Contact Precautions

In addition to Standard Precautions, use Contact Precautions in the care of patients known or suspected to have a serious illness easily transmitted by direct patient contact or by indirect contact with items in the patient’s environment.

Illnesses requiring contact precautions may include, but are not limited to: Gastrointestinal, respiratory, skin or wound infections or colonization.

How contact transmission occurs:

Contact precautions are required to protect against either direct or indirect transmission.

Contact precautions are indicated for persons with gastrointestinal (diarrheal) illness, and incontinent persons including those who use incontinent products.

Direct Contact Transmission
  • Involves body-surface to body-surface contact and physical transfer of microorganisms between a susceptible person (host) and an infected or colonized person.

  • More often occurs between a healthcare worker and a patient than between patients.
Indirect Contact Transmission
  • Involves contact of susceptible person (host) with a contaminated intermediate object such as needles, dressings, gloves or contaminated (unwashed) hands.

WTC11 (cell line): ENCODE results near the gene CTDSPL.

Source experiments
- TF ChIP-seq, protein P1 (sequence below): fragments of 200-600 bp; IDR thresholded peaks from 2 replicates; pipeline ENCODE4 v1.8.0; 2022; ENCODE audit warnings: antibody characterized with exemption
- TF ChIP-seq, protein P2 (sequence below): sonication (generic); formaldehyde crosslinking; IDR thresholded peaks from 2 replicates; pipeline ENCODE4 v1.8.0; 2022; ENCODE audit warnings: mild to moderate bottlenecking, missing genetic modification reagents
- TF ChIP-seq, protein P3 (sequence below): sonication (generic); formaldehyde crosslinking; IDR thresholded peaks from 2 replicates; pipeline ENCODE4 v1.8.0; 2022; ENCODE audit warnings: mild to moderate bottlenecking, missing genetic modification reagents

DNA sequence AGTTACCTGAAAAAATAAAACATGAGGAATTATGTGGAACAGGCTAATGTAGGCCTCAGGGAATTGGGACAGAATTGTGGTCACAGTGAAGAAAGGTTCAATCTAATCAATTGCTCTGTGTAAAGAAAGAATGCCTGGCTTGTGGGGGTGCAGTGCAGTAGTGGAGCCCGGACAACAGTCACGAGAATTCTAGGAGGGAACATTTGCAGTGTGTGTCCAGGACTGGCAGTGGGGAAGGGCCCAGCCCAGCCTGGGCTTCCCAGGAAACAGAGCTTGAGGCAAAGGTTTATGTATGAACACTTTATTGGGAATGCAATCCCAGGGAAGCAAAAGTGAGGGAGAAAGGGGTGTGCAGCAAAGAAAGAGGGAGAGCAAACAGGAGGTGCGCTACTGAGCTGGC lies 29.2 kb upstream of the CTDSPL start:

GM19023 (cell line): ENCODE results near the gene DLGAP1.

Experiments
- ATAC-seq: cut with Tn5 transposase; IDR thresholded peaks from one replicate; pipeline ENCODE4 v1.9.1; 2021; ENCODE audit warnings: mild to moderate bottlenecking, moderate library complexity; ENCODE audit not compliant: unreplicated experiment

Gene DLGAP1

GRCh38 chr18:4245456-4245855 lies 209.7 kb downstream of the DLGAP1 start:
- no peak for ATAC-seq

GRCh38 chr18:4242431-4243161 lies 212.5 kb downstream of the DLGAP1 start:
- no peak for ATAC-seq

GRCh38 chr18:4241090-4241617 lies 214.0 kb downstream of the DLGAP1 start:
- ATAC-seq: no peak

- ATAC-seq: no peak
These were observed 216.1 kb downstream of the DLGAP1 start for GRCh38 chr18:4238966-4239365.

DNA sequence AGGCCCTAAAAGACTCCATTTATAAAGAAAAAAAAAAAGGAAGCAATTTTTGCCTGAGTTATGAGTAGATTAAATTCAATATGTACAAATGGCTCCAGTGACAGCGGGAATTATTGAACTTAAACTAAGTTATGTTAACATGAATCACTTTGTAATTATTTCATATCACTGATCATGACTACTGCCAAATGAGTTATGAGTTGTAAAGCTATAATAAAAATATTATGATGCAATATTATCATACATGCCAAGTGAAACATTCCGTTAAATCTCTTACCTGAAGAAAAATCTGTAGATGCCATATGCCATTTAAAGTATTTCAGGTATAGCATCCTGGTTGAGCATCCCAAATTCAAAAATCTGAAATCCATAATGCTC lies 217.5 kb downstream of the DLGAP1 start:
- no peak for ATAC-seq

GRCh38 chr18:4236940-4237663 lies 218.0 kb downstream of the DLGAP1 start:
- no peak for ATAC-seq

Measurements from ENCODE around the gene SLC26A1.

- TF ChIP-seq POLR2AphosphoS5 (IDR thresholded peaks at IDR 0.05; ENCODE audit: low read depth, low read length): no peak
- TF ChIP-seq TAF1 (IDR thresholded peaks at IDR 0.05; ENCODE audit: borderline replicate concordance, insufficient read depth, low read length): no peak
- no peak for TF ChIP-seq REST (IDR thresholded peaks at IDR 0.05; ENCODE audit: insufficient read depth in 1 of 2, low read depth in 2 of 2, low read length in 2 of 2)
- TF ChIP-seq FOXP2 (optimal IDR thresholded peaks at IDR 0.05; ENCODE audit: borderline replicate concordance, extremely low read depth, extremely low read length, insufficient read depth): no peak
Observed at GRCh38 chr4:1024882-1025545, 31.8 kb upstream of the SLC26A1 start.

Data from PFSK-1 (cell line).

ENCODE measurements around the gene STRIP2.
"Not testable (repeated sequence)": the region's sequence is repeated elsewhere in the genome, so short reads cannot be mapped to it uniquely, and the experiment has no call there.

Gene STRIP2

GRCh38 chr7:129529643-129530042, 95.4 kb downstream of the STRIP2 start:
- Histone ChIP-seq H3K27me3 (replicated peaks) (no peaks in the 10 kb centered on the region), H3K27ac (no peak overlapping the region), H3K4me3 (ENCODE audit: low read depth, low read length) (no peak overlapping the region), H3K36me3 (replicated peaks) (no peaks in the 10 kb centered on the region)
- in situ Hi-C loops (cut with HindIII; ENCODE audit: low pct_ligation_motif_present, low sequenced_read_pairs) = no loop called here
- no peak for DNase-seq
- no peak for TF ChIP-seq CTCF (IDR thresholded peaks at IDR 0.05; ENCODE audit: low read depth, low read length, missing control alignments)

• Disease is more likely to develop following direct or indirect contact transmission when the pathogen is highly virulent or has a low infectious dose or the patient or healthcare worker is immunocompromised.

  • Poor hand hygiene is most often cited as a cause of contact transmission.

Contact precautions include:

  • Standard precautions


    PLUS

  • Private room
    or cohort, (room) patients infected or colonized with the same organism.

  • Gloves
    for possible contact with an infected or colonized patient and their environment.
    • Gloves
      More information about gloves.


  • Gown
    if substantial contact with the patient or their environment is anticipated.
    • Gowns
      More information about gowns.

see also>>Personal Protective Equipment (PPE) for Infection Control

 

Updated Tuesday, September 25, 2012 at 12:07PM